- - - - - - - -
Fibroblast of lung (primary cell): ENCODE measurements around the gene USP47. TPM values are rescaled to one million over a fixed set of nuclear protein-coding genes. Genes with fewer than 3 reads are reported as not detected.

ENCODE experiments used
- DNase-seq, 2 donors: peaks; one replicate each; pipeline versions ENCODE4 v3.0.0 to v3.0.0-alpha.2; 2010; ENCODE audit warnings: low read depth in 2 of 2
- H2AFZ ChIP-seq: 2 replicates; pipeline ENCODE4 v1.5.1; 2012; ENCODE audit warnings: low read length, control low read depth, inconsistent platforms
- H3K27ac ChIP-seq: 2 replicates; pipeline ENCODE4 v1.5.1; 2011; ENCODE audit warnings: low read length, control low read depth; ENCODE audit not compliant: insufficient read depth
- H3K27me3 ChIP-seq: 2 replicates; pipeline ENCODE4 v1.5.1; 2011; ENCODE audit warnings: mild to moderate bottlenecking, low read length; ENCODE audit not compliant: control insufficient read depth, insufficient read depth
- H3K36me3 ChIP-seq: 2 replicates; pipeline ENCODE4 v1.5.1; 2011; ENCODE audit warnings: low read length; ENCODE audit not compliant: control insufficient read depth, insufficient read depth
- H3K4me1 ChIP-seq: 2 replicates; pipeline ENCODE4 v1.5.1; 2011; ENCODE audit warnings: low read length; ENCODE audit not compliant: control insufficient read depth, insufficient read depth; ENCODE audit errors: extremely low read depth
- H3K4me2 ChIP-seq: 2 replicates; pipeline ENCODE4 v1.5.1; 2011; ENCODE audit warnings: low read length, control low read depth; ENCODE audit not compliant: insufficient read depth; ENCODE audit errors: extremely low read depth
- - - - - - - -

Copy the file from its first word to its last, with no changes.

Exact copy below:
Fibroblast of lung (primary cell): ENCODE measurements around the gene USP47. TPM values are rescaled to one million over a fixed set of nuclear protein-coding genes. Genes with fewer than 3 reads are reported as not detected.

ENCODE experiments used
- DNase-seq, 2 donors: peaks; one replicate each; pipeline versions ENCODE4 v3.0.0 to v3.0.0-alpha.2; 2010; ENCODE audit warnings: low read depth in 2 of 2
- H2AFZ ChIP-seq: 2 replicates; pipeline ENCODE4 v1.5.1; 2012; ENCODE audit warnings: low read length, control low read depth, inconsistent platforms
- H3K27ac ChIP-seq: 2 replicates; pipeline ENCODE4 v1.5.1; 2011; ENCODE audit warnings: low read length, control low read depth; ENCODE audit not compliant: insufficient read depth
- H3K27me3 ChIP-seq: 2 replicates; pipeline ENCODE4 v1.5.1; 2011; ENCODE audit warnings: mild to moderate bottlenecking, low read length; ENCODE audit not compliant: control insufficient read depth, insufficient read depth
- H3K36me3 ChIP-seq: 2 replicates; pipeline ENCODE4 v1.5.1; 2011; ENCODE audit warnings: low read length; ENCODE audit not compliant: control insufficient read depth, insufficient read depth
- H3K4me1 ChIP-seq: 2 replicates; pipeline ENCODE4 v1.5.1; 2011; ENCODE audit warnings: low read length; ENCODE audit not compliant: control insufficient read depth, insufficient read depth; ENCODE audit errors: extremely low read depth
- H3K4me2 ChIP-seq: 2 replicates; pipeline ENCODE4 v1.5.1; 2011; ENCODE audit warnings: low read length, control low read depth; ENCODE audit not compliant: insufficient read depth; ENCODE audit errors: extremely low read depth